The Obama Administration announced that Medicare doctors will be paid for end-of-life counseling for terminally ill patients.
Medicare will pay $86 for the first 30 minutes of "advance care planning" if it takes place in a doctor's office, $80 if it takes place in a hospital and $75 for an additional half hour in either setting.
‘Medicare will reimburse doctors who work with patients to plan end-of-life care that help reduce unnecessary medical costs. The rule goes into effect on January 1, 2016.’
The Centers for Medicare and Medicaid Services in August made the rule proposal and collected public comments. Health policy experts said that such counseling can help reduce unnecessary medical costs.
From January 2016, doctors can get reimbursed for advising terminally ill patients on what types of interventions they may want to accept or reject.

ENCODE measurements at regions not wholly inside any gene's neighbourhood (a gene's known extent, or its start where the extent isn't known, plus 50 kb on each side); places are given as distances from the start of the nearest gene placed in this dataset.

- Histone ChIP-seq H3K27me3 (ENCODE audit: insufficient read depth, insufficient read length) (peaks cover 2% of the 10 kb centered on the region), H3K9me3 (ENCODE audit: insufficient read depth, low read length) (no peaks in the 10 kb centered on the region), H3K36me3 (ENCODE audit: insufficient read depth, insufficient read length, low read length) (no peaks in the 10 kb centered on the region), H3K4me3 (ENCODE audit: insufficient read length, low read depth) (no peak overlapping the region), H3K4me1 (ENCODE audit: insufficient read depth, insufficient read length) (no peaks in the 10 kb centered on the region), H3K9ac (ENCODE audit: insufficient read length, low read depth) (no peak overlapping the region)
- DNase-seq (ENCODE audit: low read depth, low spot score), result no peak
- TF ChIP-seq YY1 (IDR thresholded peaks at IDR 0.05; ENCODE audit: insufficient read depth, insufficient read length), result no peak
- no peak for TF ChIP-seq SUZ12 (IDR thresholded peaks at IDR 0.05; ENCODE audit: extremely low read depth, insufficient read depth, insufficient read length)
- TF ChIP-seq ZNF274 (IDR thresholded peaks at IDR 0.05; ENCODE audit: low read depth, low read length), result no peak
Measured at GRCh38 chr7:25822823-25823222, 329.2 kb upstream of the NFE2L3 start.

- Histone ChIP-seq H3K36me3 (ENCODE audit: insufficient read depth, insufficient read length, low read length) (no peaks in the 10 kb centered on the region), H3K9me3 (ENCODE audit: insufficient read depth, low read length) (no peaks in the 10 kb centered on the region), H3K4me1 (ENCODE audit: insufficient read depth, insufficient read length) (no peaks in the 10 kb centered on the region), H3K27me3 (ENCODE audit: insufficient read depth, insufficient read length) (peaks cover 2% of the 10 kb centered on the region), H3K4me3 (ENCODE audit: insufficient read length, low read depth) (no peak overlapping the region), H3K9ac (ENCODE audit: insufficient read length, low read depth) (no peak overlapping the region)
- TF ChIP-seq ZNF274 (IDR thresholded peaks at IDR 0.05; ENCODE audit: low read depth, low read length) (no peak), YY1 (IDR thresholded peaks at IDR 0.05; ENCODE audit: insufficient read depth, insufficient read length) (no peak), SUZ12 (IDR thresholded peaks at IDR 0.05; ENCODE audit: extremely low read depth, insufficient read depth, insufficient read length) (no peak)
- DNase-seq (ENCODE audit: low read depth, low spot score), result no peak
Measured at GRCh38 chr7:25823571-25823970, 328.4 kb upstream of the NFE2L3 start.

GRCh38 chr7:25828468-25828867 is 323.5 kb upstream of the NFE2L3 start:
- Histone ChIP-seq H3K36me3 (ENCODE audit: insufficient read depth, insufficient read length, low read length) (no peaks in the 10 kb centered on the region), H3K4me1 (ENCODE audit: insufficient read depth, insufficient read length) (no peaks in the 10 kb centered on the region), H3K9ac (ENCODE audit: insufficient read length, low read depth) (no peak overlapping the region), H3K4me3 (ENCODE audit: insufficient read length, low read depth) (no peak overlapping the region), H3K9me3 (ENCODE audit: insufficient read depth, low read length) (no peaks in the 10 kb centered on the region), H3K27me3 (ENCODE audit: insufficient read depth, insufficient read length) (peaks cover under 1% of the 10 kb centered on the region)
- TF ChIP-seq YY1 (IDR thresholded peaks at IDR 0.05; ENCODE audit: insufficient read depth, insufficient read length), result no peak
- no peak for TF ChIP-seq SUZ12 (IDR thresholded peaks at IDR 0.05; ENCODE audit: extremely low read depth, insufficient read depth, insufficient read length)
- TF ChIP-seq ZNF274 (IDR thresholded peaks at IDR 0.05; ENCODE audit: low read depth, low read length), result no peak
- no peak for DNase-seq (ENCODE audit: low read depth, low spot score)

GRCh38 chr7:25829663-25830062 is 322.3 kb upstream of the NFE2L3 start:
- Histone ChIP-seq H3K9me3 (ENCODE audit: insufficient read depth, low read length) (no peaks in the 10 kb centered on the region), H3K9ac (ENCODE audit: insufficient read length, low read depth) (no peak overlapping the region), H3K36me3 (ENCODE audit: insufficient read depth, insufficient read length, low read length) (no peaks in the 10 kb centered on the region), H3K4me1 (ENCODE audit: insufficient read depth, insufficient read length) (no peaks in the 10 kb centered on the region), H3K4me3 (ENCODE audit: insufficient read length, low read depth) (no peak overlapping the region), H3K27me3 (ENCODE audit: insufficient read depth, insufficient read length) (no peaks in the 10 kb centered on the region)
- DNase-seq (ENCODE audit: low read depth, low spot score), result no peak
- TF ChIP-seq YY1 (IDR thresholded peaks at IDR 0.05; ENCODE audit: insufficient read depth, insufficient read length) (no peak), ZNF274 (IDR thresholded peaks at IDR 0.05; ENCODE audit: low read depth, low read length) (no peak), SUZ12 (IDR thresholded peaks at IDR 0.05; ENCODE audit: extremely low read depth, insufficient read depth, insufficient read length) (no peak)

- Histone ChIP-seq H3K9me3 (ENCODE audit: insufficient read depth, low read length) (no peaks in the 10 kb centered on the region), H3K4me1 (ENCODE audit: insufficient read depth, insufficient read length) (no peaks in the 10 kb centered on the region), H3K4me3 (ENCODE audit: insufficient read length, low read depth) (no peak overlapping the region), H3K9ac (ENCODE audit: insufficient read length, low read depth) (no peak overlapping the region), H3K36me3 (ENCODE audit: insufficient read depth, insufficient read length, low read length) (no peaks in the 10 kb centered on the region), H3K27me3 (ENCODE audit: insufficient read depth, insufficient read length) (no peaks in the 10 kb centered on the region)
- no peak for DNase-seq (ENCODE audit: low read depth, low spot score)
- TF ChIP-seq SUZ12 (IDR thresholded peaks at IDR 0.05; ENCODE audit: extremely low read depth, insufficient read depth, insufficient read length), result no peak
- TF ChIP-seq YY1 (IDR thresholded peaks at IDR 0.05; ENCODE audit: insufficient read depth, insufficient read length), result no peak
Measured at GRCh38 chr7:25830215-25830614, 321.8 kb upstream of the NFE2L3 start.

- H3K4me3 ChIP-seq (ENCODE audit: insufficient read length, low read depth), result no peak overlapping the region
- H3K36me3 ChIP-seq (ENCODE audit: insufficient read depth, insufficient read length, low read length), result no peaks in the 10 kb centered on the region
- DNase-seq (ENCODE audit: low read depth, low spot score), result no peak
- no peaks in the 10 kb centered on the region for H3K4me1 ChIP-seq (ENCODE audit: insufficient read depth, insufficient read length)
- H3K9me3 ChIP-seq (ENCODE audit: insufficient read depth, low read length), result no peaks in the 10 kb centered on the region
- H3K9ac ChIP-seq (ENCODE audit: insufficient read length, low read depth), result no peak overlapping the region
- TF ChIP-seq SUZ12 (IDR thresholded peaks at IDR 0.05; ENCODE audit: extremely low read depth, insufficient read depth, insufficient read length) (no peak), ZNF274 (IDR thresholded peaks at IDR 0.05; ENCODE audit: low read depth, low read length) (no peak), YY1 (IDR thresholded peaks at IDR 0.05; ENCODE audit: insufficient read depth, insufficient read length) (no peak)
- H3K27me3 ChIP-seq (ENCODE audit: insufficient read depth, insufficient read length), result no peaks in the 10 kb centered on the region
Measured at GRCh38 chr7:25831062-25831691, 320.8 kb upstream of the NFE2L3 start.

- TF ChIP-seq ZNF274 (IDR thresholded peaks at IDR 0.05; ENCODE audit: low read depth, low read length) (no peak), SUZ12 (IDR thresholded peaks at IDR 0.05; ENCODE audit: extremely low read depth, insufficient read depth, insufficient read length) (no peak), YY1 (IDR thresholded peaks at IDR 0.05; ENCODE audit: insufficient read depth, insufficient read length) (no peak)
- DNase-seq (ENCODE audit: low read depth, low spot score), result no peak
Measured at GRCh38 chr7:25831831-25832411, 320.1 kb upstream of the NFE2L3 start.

Rep. Earl Blumenauer, an Oregon Democrat, called it a "turning point" for end-of-life care.
He added that providers need training in offering such counseling and should be able to add it to a patient's medical records. He originally tried to get it included in the Affordable Care Act.
"The decision by CMS to create a benefit for advance care planning is a turning point in end-of-life care. However, our work is far from done ... ultimately, the care provided must align with the patient's stated goals, values, and informed preferences," said Blumenauer.